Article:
Those dwelling in Austin soon realized that they had nothing to fear. If the bats are not handled, then they are gentle and harmless creatures that pose no threat. They can even help the local environment as they eat up to 20,000 insects every night when they leave their colony, and this includes agricultural pests. Austin Monthly has revealed some more interesting information about Austin’s bat colony. The first thing that they note is that the bats do not live under the bridge all year. They only live there between March and early November, and they then return to their native Mexico between November and February. The bats that arrive in March are mainly pregnant females, and they create a maternity roost below Congress Avenue Bridge. Scientists say that the male bats of this species usually remain in Mexico. In the first week of June, the pregnant female bats give birth to one pup each. Following the birth of their pup, the females go out hunting at night to feed themselves and their pup. They predominantly prey on night-time insects.

Night Activities

Every night, a female bat can eat up to 75 percent of their body weight. Bat experts say that their favorite snack is the corn earworm moth. It is lucky they like to eat these insects because they are one of the worst crop pests in the United States, so the bats are doing everyone a favor. By ridding Austin of these pests, the bats are saving Texans millions of dollars in pesticides each year. Although there was a lot of concern about the bats living under the bridge when they arrived, public opinion has completely changed, and they are now considered an iconic part of Austin’s identity. Officials in the city continue to support programs that educate people about the bats and measures are in place to protect and conserve the Congress Avenue Bridge Colony.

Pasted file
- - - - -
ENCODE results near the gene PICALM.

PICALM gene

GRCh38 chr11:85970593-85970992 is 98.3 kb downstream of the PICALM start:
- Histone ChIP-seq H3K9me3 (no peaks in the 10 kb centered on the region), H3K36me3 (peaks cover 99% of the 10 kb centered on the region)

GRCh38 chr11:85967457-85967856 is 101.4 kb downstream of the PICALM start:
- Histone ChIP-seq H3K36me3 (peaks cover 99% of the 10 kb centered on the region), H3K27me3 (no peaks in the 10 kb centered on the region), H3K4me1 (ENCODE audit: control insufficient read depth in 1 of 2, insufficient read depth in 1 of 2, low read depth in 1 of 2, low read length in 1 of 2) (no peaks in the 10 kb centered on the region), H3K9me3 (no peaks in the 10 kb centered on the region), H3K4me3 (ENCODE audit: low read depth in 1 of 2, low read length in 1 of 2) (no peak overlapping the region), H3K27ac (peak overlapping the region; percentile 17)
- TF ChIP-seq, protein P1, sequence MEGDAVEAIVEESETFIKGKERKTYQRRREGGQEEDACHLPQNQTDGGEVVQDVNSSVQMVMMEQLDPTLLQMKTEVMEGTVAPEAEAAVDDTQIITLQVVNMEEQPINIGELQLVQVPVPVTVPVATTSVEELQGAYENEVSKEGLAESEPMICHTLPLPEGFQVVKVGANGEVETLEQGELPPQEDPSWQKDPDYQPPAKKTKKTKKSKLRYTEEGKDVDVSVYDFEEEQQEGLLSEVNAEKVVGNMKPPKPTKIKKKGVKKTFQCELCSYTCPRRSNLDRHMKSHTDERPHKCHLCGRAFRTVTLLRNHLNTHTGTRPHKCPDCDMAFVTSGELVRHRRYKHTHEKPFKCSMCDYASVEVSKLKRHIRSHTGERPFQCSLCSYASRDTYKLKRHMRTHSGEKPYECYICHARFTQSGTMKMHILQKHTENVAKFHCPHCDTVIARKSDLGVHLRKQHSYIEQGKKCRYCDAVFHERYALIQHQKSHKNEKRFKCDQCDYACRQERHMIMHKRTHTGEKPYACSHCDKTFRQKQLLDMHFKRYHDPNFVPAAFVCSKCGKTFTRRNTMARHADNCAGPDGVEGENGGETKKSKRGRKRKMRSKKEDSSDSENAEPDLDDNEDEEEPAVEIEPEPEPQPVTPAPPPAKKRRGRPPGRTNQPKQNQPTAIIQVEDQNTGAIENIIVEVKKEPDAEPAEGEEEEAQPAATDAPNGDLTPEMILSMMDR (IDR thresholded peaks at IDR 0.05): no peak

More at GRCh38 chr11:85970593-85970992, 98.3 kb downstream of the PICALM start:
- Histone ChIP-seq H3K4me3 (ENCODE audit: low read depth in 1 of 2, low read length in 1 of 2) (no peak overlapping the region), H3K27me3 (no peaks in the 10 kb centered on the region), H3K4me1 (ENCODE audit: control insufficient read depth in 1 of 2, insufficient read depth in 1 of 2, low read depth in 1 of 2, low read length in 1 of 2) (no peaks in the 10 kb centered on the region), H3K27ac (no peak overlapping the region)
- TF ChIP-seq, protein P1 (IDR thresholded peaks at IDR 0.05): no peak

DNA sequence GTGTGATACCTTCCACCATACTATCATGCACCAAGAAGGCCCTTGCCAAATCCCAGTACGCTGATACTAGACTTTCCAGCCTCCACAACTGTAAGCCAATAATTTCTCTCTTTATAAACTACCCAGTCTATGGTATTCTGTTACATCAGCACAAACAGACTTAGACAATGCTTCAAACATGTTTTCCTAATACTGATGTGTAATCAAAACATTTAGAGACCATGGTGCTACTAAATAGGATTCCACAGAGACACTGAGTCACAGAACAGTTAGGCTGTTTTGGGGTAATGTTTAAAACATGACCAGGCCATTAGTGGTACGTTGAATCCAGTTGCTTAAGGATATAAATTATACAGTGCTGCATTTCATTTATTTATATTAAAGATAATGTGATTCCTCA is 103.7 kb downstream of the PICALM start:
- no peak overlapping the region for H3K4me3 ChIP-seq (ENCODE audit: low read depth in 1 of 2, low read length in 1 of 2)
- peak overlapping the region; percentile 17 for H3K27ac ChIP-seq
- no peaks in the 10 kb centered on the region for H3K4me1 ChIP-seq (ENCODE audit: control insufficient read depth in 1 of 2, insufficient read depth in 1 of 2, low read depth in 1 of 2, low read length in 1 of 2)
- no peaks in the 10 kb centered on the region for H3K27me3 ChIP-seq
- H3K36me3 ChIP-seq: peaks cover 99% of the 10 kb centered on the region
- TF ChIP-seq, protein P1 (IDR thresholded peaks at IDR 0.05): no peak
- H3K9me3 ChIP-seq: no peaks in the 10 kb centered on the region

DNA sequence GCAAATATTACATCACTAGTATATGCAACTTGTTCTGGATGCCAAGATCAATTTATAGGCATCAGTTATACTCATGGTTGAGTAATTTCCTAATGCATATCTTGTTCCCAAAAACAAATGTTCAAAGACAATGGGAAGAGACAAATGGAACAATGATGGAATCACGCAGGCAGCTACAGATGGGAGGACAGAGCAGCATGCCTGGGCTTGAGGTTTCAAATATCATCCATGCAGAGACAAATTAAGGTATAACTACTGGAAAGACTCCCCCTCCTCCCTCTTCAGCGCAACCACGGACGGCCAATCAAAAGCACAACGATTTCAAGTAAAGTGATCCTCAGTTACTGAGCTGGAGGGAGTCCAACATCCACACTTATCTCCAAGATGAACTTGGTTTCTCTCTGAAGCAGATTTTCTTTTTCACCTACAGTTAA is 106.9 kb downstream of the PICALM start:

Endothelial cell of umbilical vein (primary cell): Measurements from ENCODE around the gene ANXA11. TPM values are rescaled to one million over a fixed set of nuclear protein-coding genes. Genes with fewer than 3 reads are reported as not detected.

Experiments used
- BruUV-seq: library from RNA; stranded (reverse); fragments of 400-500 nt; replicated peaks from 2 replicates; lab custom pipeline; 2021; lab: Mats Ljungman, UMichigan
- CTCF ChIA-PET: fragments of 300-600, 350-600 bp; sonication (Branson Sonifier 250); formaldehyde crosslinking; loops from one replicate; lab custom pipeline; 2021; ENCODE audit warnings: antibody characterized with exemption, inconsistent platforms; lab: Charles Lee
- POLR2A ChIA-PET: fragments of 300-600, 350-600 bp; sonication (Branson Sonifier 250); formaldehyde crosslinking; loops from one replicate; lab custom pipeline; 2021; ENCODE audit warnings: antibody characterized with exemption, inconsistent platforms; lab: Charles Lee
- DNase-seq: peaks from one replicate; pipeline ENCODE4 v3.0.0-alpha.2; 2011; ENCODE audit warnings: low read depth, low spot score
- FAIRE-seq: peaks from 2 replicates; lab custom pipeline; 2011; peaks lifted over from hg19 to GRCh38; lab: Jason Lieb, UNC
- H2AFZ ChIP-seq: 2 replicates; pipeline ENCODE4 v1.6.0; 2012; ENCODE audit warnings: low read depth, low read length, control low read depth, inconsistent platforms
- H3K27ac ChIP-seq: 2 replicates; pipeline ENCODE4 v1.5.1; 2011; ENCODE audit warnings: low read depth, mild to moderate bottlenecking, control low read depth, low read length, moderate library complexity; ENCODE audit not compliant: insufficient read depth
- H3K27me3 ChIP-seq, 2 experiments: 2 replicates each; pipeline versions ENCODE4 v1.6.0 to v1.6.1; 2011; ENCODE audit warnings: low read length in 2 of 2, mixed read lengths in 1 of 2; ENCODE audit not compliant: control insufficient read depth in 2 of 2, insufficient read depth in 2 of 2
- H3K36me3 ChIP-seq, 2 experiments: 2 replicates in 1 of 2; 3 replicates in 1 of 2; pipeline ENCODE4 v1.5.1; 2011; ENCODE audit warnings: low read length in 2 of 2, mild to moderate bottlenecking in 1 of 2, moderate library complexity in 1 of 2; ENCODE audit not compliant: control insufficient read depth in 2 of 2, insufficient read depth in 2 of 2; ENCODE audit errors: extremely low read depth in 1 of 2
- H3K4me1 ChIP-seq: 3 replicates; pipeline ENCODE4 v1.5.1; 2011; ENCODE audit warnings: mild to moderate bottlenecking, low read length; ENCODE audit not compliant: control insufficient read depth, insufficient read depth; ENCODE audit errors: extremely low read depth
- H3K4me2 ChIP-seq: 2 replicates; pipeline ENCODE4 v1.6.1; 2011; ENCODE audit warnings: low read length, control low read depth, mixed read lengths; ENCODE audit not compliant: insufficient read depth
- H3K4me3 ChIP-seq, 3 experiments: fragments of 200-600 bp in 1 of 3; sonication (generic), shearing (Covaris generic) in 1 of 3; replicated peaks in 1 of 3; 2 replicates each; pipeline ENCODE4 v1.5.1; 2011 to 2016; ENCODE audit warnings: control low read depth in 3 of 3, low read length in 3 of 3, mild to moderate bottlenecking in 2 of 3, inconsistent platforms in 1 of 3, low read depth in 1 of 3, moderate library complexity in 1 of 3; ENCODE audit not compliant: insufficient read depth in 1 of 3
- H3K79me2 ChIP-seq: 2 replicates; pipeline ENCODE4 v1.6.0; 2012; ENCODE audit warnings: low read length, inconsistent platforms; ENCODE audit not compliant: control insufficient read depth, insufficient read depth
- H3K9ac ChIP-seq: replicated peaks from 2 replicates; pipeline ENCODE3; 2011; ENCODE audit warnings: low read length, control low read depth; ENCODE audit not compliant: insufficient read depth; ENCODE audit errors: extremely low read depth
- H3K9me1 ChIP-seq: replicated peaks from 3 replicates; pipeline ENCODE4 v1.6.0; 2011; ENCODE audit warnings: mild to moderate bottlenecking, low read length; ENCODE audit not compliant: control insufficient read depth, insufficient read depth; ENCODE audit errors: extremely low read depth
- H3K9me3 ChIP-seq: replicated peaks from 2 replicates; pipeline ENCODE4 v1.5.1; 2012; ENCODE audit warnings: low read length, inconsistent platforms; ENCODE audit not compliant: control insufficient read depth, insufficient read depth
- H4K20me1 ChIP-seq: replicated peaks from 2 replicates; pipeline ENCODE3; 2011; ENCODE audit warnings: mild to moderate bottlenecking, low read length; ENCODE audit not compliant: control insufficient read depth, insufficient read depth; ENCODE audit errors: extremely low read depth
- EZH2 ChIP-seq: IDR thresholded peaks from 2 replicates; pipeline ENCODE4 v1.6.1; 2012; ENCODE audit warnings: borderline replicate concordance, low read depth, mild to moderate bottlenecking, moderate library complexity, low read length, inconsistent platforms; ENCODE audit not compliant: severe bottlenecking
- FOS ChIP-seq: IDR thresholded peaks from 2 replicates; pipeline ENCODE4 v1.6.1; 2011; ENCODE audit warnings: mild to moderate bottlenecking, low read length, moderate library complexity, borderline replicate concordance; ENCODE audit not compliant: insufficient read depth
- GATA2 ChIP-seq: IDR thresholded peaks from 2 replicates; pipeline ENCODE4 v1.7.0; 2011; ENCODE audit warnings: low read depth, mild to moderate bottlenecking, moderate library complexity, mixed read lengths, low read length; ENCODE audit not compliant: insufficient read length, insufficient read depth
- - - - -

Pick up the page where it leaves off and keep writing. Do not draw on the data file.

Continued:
Now, the bats that live under Congress Bridge have become a bigger attraction for tourists than the bridge itself. Tourists flock to the bridge at dusk each evening to watch the spectacular sight of the colony of bats taking flight. It is a fascinating sight to see, and many tourists photograph this phenomenal sight to commemorate their visit to Austin. It is captivating watching the bats fly, as they can reach speeds of up to 60 miles per hour and the fly as high as 10,000, which is significantly higher than any other species of bat flies. Despite Texas being home to 34 different species of bat, it is the Mexican free-tailed bats that are now most typically associated with this state, thanks to the Congress Bridge Colony. This is despite these bats being native to Mexico.

Lily Wordsmith

Written by Lily Wordsmith

Lily Wordsmith is a freelance writer who has had a love affair with the written word for decades. You can find her writing blog posts and articles while sitting under a tree at the local park watching her kids play, or typing away on her tablet in line at the DMV. In addition to her freelance career, she is pursuing ebook writing with an ever-growing repertoire of witty ebooks to her name. Her diversity is boundless, and she has written about everything from astrobotany to zookeepers. Her real passions are her family, baking desserts and all things luxe.

Read more posts by Lily Wordsmith